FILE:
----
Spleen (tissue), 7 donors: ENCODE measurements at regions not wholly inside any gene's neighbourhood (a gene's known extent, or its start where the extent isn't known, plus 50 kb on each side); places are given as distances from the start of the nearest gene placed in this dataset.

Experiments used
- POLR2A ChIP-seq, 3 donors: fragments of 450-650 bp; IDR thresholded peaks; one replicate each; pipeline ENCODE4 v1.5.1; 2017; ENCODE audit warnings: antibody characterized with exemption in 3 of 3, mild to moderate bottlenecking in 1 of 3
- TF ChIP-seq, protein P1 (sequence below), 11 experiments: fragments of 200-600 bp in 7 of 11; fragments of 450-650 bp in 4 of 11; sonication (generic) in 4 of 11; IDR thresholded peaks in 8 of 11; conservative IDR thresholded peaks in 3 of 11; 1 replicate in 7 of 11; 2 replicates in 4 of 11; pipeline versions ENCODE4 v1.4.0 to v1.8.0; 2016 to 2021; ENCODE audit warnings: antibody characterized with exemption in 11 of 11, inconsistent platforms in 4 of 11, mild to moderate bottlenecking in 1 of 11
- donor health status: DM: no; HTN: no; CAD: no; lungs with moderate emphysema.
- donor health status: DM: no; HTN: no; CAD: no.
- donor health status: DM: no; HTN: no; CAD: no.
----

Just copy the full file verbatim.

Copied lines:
Spleen (tissue), 7 donors: ENCODE measurements at regions not wholly inside any gene's neighbourhood (a gene's known extent, or its start where the extent isn't known, plus 50 kb on each side); places are given as distances from the start of the nearest gene placed in this dataset.

Experiments used
- POLR2A ChIP-seq, 3 donors: fragments of 450-650 bp; IDR thresholded peaks; one replicate each; pipeline ENCODE4 v1.5.1; 2017; ENCODE audit warnings: antibody characterized with exemption in 3 of 3, mild to moderate bottlenecking in 1 of 3
- TF ChIP-seq, protein P1 (sequence below), 11 experiments: fragments of 200-600 bp in 7 of 11; fragments of 450-650 bp in 4 of 11; sonication (generic) in 4 of 11; IDR thresholded peaks in 8 of 11; conservative IDR thresholded peaks in 3 of 11; 1 replicate in 7 of 11; 2 replicates in 4 of 11; pipeline versions ENCODE4 v1.4.0 to v1.8.0; 2016 to 2021; ENCODE audit warnings: antibody characterized with exemption in 11 of 11, inconsistent platforms in 4 of 11, mild to moderate bottlenecking in 1 of 11
- donor health status: DM: no; HTN: no; CAD: no; lungs with moderate emphysema.
- donor health status: DM: no; HTN: no; CAD: no.
- donor health status: DM: no; HTN: no; CAD: no.